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CHILOQUIN — They may live continents apart, but Tuesday, students from Cochrane, Chile, and students from towns along the Klamath River in California traveled the Wood River together.

As she paddled a stand-up paddle board on Tuesday, 15-year-old Anne Rants shared of stories told to her about the Klamath River while growing up in Somes Bar, Calif., a small town located along the waterway in Siskiyou County.

The high school junior recalled being warned to steer clear of the Klamath River by her grandfather, who is part of the Karuk Tribe.

“I remember that me and my sister, if we went in the water, we would be in big trouble,” Rants said. “And he told us that there was a giant snake, a river snake, that would get us, and there’s a lot of blood red roots, and that was supposedly the blood.”

The story stuck with her, as well as the beauty of the waterway.

Rants is one of nearly two dozen students participating in a cross-cultural exchange program — Rios to Rivers – that brings students who live along the Klamath River as well as Chilean students who live along the Rio Baker in Southern Chile in the Patagonia region, together for a three-week outdoor program.

Rios to Rivers — based in Aspen, Colo., and Cochrane, Chile — is a grassroots organization that has brought them together for a multi-day trip down 120 miles of the Klamath River, which started Saturday. Destination: the Pacific Ocean.

The outing was one of several planned over the course of the week, including a trip to Crater Lake National Park, Sprague River and the Williamson River. Students and guides will end the trip on July 29 by arriving at the “Youth for Rivers Day of Celebration.”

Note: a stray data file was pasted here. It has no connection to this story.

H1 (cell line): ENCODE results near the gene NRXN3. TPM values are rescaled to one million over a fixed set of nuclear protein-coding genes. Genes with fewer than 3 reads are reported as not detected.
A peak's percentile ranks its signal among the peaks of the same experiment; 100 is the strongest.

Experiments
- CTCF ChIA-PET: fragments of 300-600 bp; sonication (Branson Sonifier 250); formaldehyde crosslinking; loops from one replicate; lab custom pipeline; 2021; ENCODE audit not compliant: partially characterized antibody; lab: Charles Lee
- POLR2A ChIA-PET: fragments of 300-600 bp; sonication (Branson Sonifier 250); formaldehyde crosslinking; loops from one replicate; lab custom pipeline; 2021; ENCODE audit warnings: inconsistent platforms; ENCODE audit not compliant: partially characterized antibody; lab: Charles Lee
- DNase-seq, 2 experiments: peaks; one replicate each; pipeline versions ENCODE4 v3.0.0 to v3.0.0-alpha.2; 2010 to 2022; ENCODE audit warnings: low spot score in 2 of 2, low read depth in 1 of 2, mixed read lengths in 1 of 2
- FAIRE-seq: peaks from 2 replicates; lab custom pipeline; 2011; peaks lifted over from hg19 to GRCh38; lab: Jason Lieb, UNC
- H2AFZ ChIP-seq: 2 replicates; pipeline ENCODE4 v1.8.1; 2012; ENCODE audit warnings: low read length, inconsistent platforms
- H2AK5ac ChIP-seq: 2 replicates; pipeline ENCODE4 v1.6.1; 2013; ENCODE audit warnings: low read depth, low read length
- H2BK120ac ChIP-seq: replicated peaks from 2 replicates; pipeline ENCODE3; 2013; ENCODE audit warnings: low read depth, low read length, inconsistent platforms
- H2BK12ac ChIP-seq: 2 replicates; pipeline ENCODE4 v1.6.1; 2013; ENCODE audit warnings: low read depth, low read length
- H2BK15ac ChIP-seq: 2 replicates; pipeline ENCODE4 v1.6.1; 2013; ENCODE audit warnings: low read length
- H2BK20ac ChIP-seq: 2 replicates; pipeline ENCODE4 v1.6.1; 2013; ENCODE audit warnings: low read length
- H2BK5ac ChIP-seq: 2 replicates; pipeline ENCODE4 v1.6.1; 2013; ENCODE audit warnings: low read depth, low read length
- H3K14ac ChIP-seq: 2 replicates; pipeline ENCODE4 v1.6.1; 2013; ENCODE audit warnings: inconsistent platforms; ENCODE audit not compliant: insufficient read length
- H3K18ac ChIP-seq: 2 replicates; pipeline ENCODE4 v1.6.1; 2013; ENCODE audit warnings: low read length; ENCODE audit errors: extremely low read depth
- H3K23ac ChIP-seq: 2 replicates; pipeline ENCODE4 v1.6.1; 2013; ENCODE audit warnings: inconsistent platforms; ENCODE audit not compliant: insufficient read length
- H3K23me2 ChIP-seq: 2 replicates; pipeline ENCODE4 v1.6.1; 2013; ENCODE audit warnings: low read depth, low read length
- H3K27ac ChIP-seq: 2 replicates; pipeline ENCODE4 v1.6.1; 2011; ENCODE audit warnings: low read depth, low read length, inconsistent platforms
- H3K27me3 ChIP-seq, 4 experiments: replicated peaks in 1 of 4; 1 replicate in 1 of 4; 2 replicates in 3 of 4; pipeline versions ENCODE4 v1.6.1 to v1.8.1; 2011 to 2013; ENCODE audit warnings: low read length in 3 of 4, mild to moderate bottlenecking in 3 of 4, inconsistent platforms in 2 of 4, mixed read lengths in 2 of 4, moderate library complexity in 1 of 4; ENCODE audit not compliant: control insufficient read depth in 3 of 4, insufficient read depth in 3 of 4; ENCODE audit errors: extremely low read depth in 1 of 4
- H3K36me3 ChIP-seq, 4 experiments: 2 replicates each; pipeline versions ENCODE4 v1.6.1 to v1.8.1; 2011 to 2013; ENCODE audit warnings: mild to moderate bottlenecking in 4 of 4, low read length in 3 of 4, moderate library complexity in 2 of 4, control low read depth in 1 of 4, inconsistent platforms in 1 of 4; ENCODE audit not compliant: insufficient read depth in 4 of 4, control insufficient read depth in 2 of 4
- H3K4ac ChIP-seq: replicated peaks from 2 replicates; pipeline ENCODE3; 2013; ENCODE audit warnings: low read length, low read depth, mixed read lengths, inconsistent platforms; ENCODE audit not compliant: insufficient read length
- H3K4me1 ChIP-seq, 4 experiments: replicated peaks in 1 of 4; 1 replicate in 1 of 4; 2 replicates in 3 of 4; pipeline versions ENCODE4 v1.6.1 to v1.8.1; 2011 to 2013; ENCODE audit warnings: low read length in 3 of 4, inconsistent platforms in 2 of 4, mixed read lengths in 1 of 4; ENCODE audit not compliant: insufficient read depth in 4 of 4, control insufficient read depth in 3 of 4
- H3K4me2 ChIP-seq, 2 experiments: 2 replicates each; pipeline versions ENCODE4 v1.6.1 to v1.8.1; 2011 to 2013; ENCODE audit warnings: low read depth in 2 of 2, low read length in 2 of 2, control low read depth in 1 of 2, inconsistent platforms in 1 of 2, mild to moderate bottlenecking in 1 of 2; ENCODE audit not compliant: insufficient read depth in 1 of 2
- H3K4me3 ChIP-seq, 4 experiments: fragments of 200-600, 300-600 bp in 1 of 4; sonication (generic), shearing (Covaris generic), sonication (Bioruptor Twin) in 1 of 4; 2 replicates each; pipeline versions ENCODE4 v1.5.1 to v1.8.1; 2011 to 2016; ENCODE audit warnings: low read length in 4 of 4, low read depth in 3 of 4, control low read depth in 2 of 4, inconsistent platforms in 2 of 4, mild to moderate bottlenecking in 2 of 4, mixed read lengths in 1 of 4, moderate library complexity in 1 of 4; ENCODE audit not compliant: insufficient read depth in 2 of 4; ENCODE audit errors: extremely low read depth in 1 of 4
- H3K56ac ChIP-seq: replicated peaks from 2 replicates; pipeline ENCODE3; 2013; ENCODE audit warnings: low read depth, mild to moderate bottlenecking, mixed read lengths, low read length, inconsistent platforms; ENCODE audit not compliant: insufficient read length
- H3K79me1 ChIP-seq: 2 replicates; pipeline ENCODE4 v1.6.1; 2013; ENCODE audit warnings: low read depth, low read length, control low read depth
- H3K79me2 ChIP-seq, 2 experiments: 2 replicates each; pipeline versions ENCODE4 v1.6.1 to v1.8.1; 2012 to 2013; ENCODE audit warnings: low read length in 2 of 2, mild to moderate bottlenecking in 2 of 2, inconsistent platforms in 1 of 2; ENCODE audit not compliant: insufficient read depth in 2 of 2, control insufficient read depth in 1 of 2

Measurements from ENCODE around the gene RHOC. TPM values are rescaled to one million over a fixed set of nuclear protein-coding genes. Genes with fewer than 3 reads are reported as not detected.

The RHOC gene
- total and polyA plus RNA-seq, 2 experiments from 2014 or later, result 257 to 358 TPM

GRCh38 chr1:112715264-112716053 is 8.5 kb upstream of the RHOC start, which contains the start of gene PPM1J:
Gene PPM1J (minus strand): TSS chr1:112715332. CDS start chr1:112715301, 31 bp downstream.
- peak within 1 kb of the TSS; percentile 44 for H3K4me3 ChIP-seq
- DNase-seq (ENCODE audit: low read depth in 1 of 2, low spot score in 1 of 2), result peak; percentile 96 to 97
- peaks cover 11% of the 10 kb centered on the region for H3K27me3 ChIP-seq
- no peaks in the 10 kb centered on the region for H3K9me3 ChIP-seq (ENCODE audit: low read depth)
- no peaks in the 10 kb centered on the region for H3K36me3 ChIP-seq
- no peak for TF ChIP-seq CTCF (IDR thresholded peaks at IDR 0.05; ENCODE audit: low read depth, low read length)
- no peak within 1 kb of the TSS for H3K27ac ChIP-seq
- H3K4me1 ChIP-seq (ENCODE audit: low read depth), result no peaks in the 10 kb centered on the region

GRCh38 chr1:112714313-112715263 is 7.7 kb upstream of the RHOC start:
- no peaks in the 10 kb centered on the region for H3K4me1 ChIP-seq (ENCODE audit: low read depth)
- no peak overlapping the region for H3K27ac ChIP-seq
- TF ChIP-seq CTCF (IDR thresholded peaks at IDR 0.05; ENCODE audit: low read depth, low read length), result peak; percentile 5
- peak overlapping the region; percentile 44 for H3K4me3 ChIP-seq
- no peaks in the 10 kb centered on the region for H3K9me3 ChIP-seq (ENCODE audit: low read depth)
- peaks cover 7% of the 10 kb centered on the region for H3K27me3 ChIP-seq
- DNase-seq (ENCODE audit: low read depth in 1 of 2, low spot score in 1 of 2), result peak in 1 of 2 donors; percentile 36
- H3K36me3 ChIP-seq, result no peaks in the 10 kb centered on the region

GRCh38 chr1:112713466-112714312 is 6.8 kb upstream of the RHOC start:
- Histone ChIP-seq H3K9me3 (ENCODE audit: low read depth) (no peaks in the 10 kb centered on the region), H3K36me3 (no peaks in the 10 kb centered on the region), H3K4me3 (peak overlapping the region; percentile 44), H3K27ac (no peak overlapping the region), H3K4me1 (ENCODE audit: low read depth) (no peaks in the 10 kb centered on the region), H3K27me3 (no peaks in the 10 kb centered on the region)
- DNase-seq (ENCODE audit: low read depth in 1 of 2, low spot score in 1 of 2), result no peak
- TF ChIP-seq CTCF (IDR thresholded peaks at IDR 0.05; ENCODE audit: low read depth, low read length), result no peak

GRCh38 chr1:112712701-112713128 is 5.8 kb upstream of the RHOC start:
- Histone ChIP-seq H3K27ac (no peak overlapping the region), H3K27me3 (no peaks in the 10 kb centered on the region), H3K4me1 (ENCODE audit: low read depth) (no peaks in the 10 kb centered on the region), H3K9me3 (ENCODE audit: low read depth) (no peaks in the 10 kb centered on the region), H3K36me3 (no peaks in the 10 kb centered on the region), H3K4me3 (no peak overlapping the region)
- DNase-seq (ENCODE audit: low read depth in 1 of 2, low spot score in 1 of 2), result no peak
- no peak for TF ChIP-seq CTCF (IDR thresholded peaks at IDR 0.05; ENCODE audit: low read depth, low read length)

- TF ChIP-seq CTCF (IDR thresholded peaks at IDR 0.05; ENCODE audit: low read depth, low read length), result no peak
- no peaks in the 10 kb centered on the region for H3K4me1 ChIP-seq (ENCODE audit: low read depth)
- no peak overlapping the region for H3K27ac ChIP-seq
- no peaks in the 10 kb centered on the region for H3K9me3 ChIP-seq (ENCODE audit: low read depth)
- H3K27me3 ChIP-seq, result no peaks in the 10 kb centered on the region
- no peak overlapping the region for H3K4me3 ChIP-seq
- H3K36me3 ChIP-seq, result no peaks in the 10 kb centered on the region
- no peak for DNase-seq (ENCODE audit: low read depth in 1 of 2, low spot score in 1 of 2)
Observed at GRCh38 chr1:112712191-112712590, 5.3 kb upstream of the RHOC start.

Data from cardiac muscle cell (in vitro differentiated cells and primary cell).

Rants, as well as all those taking part in the program shares a passion for rivers.

“Water is life, and I feel by not doing our service to keep the rivers flowing and natural and clean, we’re doing a disservice to every single person that comes to the rivers after us,” Rants said. “It is such a beautiful, special place. My family, they’ve been there for so many years, and it means a lot to a lot of people.”

Hydro dam connection

What ties the two rivers together? The exchange brings together students from two parts of the world impacted by dams.

“We targeted our outreach in the most rural communities that have a lot of ties to the Klamath River,” said Laurel Genzoli, a leader for the exchange.

“The Baker River is the site of five really large proposed hydroelectric dams and these students and the communities they come from in Chile have been fighting really hard to keep their rivers free from these large dams.”

The dams would be constructed for electricity to be sent north to support the mining industry.

“Part of the reason we chose to work within the Klamath River Watershed is because we’re in a situation where we’ve seen the direct impact of dams on this river, from salmon passage to algae blooms,” Genzoli said. “Our society is ready to remove these dams because we see that they’re causing more damage than good.”

River running